The Copyright Industry – A Century Of Deceitby Rick Falkvinge
Nov. 28, 2011
Bill O'Reilly on Brexit Motive: "In Parts of London, You're Not Really in England, You're in Pakistan"
Putin on Brexit: "Some Don't Want to Dissolve National Borders"
Brexit Voting Demographics
VIDEO: Brexit Vote Fraud Caught on Camera?
WATCH: Left-Wing Terrorists Attack Far-Right Protesters & News Crew in Sacramento
It is said that those who don’t study history are doomed to repeat it. In the case of the copyright industry, they have learned that they can get new monopoly benefits and rent-seeker’s benefits every time there is a new technology, if they just complain loudly enough to the legislators.
The past 100 years have seen a vast array of technical advances in broadcasting, multiplication and transmissions of culture, but equally much misguided legislators who sought to preserve the old at expense of the new, just because the old was complaining. First, let’s take a look at what the copyright industry tried to ban and outlaw, or at least receive taxpayer money in compensation for its existence:
It started around 1905, when the self-playing piano was becoming popular. Sellers of note sheet music proclaimed that this would be the end of artistry if they couldn’t make a living off of middlemen between composers and the public, so they called for a ban on the player piano. A famous letter in 1906 claims that both the gramophone and the self-playing piano will be the end of artistry, and indeed, the end of a vivid, songful humanity.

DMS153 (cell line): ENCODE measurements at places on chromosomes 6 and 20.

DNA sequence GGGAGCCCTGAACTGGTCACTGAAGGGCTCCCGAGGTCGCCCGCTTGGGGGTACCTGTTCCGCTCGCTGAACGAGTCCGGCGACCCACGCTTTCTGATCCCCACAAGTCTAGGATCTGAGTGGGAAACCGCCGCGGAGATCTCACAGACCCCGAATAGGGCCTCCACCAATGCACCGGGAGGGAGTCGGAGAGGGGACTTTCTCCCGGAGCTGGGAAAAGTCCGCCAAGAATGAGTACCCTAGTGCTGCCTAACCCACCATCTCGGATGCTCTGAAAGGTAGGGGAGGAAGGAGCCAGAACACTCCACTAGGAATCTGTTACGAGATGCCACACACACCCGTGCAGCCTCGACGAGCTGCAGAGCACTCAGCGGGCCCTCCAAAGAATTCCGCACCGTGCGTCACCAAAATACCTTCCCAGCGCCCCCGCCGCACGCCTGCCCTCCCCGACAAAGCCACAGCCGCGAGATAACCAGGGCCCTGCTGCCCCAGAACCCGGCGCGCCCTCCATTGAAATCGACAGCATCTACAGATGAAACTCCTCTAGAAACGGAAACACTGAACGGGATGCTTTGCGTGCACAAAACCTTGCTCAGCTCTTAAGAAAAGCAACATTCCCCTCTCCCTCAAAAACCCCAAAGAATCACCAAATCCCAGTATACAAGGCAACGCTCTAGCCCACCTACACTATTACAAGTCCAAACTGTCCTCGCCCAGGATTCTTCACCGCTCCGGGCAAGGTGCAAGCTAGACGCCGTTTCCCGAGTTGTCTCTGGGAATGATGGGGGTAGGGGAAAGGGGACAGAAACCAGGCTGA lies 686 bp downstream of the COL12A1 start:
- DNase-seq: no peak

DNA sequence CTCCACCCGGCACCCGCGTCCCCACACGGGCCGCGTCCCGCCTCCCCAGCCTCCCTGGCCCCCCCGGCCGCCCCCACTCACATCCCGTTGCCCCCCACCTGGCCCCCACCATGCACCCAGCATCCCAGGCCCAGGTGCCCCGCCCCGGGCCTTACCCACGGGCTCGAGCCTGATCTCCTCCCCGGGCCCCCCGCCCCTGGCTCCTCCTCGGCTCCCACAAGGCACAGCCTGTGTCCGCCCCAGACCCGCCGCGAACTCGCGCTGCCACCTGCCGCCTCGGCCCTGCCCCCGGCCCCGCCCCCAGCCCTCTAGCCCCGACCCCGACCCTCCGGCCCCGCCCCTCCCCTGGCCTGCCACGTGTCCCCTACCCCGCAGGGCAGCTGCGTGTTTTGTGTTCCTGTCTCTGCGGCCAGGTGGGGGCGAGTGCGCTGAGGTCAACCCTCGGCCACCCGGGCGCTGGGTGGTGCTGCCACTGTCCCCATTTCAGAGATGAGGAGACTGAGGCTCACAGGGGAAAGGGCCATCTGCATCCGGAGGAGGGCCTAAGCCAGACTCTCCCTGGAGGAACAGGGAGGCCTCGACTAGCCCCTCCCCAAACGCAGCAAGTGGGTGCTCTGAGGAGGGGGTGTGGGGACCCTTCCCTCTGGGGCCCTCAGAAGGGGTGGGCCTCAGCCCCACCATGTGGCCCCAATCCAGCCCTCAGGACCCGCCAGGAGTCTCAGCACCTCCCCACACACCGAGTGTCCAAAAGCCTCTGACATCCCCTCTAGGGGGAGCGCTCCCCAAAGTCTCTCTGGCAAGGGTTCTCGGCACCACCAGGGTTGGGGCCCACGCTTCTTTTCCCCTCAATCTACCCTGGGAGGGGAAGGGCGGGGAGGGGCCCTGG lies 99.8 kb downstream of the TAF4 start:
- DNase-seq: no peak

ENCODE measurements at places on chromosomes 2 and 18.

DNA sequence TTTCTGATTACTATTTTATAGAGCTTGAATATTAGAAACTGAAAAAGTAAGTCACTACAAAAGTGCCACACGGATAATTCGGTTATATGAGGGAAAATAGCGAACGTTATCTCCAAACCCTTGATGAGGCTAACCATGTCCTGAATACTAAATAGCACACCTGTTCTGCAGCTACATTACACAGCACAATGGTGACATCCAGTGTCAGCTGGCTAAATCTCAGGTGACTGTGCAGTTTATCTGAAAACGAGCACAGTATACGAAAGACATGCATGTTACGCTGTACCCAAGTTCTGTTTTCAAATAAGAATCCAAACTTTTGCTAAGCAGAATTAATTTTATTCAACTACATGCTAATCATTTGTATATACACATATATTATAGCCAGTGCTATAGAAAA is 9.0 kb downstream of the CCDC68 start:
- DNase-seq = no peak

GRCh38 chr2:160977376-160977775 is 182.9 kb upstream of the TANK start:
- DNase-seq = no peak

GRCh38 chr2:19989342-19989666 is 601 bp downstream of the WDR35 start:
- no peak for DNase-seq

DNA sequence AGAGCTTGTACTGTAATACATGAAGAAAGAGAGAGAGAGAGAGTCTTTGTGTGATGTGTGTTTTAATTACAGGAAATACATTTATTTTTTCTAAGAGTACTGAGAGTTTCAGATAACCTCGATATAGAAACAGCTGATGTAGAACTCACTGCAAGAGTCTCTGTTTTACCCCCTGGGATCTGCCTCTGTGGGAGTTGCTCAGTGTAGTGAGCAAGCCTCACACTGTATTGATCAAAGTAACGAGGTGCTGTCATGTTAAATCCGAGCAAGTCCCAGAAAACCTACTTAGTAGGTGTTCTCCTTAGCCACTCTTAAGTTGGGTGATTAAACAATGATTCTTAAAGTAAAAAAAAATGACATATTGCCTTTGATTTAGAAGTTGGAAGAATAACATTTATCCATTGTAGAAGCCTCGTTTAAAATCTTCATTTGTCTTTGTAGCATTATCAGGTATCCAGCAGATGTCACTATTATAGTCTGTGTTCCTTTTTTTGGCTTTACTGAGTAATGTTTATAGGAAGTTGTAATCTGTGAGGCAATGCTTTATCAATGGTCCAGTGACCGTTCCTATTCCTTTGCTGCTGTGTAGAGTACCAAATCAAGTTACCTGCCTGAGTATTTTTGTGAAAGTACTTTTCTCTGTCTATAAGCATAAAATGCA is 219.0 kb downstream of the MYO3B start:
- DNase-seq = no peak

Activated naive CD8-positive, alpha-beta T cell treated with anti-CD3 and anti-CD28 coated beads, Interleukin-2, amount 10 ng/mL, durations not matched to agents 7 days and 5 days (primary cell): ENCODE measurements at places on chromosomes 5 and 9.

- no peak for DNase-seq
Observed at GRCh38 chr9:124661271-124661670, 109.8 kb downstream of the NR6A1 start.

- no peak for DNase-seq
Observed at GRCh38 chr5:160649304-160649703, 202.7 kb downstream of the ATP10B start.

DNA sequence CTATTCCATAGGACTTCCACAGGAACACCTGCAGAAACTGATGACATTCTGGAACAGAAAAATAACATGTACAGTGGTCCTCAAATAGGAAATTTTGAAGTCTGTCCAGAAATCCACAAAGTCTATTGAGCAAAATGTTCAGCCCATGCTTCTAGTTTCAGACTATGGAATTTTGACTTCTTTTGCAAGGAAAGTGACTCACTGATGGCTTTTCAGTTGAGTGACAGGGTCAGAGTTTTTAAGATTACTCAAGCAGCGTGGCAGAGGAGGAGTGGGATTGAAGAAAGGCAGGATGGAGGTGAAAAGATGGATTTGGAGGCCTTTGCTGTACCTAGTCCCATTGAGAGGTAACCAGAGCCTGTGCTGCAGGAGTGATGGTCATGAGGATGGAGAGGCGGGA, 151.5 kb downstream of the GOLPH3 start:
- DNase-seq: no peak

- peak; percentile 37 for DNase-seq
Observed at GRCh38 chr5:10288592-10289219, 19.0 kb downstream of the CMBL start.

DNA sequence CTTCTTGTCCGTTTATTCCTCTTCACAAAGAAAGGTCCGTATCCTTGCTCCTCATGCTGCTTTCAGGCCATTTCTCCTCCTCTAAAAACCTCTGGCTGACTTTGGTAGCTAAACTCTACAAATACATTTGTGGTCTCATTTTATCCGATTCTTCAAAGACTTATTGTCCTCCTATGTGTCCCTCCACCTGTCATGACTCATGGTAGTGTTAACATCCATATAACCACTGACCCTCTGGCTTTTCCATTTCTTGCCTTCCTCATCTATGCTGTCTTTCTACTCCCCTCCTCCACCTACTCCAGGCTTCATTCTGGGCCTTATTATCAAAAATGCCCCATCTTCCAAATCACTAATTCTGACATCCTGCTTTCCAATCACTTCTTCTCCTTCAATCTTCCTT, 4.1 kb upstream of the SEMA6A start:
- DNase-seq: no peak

In the 1920s, as broadcast radio started appearing, another copyright industry was demanding its ban because it cut into profits. Record sales fell from $75 million in 1929 to $5 million four years later — a recession many times greater than the record industry’s current troubles. (Speaking of recession, the drop in profits happened to coincide with the Great Depression.) The copyright industry sued radio stations, and collecting societies started collecting part of the station profits under a blanket “licensing” scheme. Laws were proposed that would immunize the new radio medium from the copyright industry, but they did not pass.
In the 1930s, silent movies were phased out by movies with audio tracks. Every theater had previously employed an orchestra that played music to accompany the silent movies, and now, these were out of a job. It is quite conceivable that this is the single worst technology development for professional performers. Their unions demanded guaranteed jobs for these performers in varying propositions.
In the 1940s, the movie industry complained that the television would be the death of movies, as movie industry profits dropped from $120 million to $31 million in five years. Famous quote: “Why pay to go see a movie when you can see it at home for free?”